As the years passed, parts of Australia became more prosperous and more settled.  This was most evident in the major city of Sydney.  More and more residents of Sydney were able to afford to keep companion dogs.  As companion dogs were extremely rare in Australia before this time, they needed to be imported from elsewhere.  Perhaps the most commonly imported companion dog of this time was the Yorkshire Terrier.  The Yorkshire Terrier was developed by mill workers in Yorkshire and Lancashire.  Many of these millworkers came from Scotland, and they brought a number of different varieties terrier with them, especially the Skye Terrier and the Paisley Terrier.  The resulting terriers were small, silky-coated, and light in color.  The Yorkshire Terrier quickly became one of the most popular companion dogs in England, especially with members of the working classes.  As had been a common practice for decades, those Yorkshire Terriers which arrived in Australia were mixed with the Australian Terrier.  Many of the offspring of these crosses possessed the silky hair of the Yorkshire Terrier and became known as Sydney Silkies.  For many decades, there was no definite distinction between the Yorkshire Terrier, the Australian Terrier, and they Sydney Silky, and littermates would often be registered as different breeds.  It is very likely that the temperament of the Australian Terrier was significantly softened by years of interbreeding with Yorkshire Terriers and Sydney Silkies.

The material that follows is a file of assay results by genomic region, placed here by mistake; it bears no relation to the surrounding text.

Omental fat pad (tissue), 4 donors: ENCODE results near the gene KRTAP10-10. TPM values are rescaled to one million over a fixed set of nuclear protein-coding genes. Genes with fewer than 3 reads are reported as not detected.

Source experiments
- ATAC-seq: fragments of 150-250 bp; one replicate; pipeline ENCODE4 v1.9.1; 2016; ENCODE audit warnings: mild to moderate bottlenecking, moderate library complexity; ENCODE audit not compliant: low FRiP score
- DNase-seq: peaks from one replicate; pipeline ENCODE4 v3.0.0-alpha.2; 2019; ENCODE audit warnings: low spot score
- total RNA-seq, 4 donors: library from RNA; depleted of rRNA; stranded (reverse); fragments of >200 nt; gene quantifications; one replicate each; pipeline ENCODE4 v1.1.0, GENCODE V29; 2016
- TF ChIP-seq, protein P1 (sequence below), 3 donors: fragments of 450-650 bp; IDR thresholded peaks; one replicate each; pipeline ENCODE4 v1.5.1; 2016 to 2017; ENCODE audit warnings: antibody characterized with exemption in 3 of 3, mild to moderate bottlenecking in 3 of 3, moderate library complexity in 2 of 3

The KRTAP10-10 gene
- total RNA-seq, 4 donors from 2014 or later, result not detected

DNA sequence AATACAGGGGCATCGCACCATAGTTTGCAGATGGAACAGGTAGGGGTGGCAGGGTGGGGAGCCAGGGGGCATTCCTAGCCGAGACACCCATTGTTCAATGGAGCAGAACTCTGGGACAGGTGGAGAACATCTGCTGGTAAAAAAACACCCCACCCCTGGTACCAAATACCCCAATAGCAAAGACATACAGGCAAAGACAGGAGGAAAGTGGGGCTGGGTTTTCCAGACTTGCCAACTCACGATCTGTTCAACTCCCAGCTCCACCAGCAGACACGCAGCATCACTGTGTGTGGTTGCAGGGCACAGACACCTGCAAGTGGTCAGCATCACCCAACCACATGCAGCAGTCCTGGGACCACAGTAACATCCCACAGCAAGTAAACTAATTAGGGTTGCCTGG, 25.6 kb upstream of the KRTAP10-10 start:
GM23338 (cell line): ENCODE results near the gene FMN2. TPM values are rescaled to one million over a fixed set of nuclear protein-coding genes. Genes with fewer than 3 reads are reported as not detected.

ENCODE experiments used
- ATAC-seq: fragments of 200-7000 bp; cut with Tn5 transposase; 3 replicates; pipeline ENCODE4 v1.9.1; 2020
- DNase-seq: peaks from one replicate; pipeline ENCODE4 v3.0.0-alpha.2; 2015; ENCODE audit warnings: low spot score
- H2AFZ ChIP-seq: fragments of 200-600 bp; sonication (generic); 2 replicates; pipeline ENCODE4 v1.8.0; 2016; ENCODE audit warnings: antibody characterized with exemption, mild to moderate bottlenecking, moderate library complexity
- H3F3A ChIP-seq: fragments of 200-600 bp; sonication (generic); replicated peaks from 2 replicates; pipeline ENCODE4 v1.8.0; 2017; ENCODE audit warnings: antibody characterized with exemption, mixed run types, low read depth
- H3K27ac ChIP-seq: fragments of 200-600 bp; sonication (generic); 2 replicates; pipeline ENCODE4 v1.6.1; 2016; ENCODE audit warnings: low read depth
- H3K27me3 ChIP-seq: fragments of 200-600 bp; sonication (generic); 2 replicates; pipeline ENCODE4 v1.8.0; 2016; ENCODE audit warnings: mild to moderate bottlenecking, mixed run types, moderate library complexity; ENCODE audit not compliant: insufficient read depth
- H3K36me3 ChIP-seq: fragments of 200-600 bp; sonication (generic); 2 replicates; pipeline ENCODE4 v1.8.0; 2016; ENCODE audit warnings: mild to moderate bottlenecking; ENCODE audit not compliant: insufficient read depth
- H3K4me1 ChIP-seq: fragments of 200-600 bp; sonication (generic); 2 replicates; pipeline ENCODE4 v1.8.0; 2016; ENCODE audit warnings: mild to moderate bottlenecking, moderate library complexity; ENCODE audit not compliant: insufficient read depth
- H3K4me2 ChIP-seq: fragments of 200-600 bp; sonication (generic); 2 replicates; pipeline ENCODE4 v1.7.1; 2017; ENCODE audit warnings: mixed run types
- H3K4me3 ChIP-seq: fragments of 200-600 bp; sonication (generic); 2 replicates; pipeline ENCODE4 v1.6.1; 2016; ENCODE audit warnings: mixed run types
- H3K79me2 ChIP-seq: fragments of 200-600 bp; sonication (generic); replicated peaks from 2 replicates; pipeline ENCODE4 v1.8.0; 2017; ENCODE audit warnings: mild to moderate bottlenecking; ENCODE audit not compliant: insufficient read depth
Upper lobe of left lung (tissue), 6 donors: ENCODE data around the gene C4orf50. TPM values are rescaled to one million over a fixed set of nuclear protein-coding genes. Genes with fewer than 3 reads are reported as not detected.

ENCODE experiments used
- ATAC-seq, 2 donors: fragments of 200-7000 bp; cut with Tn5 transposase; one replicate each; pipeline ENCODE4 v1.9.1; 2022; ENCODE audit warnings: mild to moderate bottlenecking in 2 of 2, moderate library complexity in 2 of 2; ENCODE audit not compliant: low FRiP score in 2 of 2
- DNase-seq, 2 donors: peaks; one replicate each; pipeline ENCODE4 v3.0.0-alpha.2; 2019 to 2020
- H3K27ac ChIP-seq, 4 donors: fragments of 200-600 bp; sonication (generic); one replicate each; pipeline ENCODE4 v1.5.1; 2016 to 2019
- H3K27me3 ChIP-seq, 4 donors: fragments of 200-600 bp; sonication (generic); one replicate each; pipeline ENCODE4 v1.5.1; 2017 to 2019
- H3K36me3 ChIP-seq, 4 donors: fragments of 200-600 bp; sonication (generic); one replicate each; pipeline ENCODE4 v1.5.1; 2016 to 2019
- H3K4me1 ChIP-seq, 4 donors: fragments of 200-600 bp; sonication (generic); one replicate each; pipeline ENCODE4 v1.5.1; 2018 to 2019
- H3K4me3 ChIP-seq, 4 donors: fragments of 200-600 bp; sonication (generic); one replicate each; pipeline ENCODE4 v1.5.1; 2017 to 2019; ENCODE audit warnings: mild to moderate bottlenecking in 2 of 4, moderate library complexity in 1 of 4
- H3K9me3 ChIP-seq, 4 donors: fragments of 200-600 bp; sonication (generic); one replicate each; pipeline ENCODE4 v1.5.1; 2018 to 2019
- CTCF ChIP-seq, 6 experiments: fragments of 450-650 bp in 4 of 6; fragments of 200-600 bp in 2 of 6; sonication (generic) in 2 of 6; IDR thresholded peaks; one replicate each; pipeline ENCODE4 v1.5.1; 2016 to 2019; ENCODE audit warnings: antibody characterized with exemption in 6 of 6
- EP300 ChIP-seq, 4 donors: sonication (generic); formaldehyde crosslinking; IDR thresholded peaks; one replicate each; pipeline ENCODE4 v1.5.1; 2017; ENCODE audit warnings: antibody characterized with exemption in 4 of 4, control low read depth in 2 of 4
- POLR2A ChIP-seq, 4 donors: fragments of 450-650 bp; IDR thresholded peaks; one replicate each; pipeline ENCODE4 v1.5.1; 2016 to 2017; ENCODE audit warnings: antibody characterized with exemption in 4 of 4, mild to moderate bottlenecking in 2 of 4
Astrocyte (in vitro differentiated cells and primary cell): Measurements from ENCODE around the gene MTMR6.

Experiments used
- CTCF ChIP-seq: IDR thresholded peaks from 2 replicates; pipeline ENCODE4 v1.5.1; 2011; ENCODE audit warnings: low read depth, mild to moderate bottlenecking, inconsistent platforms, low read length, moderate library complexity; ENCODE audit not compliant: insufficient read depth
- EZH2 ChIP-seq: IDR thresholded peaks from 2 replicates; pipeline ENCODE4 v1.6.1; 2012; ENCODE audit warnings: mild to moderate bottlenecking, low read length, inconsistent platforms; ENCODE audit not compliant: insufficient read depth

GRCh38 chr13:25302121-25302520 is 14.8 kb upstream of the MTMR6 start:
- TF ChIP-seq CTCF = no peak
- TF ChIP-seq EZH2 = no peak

During the 1800’s, dog shows and the keeping of stud books became extremely fashionable in England.  This fashion rapidly spread to the Australian colonies.  In the closing decades of the 1800’s, there was a growing desire to standardize Australian breeds.  The first known appearance of an Australian Terrier was in 1968, when a Rough-Coated Terrier was exhibited in Melbourne.  In 1887, the first Australian Terrier breed club was founded in Australia, becoming the first organized breed club for any of that country’s native dogs.  That same year, the first Australian Terriers were exported to the United Kingdom and were granted official recognition by the Kennel Club in 1892, making the Australian Terrier the first breed of dog developed in Australia to be granted official recognition by a major canine organization.  In 1903, the first recorded exhibition of an Australian Terrier under that breed name was made in Melbourne.  Around that time the breed also began appearing in dog shows in the United Kingdom.  Beginning around 1930, there was a desire to formally separate the Australian Terrier and the Sydney Silky.  (Apparently confusion between these breeds and the Yorkshire Terrier had ended some years before.)  Interbreeding was formally discouraged in 1933, and the two breeds were formally separated by the Australian National Kennel Council (ANKC) in 1958.